[This being human is a guest house. Every morning a new arrival. A joy, a depression, a meanness, some momentary awareness comes As an unexpected visitor.] Welcome and entertain them all! Even if they’re a crowd of sorrows, who violently sweep your house empty of its furniture, still treat each guest honorably. He may be clearing you out for some new delight. This third stanza of Rumi’s poem might leave us with a bit of a question. There are young, tender things in us, things that need protecting from such “violence”. How do we both honor the guests that show up day by day, and then *also* the deeper parts of our souls that we have already learned need some extra care? Perhaps we are able to be present to the more threatening emotions and experiences as guests, only when we are sure our inner fledgling guests are being protected and cared for elsewhere (perhaps in the “family” side of the guest house). How might you let God care for those vulnerable parts of you, while you bravely meet such visitors as Rumi describes here? How might a “crowd of sorrows” be making space for something new in you? How might you honor the sorrow and its pain, while still honoring the beauty and young joy?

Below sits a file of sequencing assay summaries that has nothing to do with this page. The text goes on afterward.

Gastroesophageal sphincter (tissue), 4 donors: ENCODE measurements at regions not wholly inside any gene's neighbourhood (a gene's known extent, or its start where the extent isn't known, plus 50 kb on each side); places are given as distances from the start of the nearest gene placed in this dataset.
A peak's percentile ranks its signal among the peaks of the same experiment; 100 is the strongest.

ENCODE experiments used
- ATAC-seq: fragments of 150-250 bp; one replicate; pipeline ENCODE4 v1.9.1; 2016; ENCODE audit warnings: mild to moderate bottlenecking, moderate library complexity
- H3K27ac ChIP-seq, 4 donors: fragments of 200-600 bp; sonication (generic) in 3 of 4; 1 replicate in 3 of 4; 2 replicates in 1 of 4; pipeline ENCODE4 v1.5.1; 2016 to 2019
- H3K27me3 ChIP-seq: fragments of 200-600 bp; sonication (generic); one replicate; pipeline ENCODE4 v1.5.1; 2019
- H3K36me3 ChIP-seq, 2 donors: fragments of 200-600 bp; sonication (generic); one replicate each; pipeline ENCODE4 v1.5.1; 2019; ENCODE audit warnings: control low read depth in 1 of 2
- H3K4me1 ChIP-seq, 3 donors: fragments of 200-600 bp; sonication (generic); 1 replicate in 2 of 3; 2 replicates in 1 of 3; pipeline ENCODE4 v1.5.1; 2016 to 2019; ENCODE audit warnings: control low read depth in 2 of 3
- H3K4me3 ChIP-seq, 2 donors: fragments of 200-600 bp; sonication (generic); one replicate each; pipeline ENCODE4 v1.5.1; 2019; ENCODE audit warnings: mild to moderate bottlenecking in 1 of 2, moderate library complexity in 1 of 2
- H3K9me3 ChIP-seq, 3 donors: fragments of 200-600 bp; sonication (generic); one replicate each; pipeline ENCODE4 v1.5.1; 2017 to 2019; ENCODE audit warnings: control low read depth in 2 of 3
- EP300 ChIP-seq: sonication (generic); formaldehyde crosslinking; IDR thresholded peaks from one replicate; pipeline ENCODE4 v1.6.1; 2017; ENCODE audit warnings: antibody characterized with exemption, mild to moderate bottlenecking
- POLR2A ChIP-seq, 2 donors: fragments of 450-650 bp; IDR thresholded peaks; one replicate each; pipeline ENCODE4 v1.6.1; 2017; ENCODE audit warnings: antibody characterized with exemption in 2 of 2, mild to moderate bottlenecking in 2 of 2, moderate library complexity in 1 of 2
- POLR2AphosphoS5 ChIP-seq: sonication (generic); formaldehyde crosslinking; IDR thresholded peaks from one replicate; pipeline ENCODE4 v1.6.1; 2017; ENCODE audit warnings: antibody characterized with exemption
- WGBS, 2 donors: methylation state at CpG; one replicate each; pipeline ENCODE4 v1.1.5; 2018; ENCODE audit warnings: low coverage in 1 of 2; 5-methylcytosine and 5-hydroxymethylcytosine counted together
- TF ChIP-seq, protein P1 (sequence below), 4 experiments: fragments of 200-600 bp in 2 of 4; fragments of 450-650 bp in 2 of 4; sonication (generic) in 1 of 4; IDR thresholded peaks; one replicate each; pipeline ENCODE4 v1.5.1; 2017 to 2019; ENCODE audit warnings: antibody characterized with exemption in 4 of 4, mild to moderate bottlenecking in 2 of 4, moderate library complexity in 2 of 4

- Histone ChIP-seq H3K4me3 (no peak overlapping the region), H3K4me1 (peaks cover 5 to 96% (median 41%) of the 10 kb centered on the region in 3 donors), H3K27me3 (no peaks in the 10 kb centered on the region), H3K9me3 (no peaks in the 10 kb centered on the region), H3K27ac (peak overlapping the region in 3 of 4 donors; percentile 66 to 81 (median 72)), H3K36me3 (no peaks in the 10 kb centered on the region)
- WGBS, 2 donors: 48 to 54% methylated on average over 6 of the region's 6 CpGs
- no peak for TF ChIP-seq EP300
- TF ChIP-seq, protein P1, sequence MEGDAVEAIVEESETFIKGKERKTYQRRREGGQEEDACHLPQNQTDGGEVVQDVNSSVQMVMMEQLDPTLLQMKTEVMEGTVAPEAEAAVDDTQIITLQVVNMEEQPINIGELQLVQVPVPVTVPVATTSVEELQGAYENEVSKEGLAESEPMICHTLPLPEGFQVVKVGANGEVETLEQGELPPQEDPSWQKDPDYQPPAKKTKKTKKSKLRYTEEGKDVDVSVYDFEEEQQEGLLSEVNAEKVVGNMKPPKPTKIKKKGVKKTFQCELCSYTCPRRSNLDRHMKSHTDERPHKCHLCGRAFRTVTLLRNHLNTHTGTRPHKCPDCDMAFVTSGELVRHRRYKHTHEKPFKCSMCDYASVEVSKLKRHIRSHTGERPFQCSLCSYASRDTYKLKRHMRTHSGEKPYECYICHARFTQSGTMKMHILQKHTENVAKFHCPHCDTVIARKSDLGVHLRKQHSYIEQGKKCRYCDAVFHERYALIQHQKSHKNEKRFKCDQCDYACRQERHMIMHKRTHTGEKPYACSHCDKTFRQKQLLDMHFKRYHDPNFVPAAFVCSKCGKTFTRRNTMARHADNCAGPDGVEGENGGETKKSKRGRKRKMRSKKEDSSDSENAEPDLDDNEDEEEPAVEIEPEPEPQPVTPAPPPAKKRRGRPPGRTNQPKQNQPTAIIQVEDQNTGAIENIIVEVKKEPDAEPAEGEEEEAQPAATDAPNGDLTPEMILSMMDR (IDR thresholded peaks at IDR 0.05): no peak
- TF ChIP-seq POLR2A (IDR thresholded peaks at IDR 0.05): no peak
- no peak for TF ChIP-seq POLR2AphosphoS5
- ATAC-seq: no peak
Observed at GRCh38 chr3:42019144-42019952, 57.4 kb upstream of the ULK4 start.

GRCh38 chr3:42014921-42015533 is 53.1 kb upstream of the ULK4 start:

Posted by Jamie Bonilla at 2021-01-13 14:47:51 UTC